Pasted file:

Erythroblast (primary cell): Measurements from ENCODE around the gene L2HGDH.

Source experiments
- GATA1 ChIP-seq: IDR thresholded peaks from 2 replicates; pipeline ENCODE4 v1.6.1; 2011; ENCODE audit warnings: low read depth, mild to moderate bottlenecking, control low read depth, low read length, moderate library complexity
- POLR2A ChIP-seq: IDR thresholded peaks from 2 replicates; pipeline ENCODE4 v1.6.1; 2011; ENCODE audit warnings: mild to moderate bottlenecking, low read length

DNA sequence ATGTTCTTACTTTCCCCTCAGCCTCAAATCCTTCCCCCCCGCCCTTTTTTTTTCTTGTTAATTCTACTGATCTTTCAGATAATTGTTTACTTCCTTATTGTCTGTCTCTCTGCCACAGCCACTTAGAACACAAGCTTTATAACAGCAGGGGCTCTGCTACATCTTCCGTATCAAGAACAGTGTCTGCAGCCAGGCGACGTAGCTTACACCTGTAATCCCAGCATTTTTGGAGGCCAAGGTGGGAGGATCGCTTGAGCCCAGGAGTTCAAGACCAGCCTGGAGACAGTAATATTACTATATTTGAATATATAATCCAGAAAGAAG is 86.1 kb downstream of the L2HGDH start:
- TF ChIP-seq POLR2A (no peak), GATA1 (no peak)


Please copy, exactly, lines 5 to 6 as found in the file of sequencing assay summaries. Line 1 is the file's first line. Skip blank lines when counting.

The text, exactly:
DNA sequence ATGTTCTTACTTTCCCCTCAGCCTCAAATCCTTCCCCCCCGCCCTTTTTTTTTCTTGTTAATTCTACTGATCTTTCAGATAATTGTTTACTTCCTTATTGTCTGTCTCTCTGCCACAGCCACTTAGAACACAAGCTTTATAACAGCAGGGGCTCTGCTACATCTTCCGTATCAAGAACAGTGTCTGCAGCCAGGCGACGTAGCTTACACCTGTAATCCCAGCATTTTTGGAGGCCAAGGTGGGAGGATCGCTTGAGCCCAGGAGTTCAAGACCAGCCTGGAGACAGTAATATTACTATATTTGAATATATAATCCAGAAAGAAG is 86.1 kb downstream of the L2HGDH start:
- TF ChIP-seq POLR2A (no peak), GATA1 (no peak)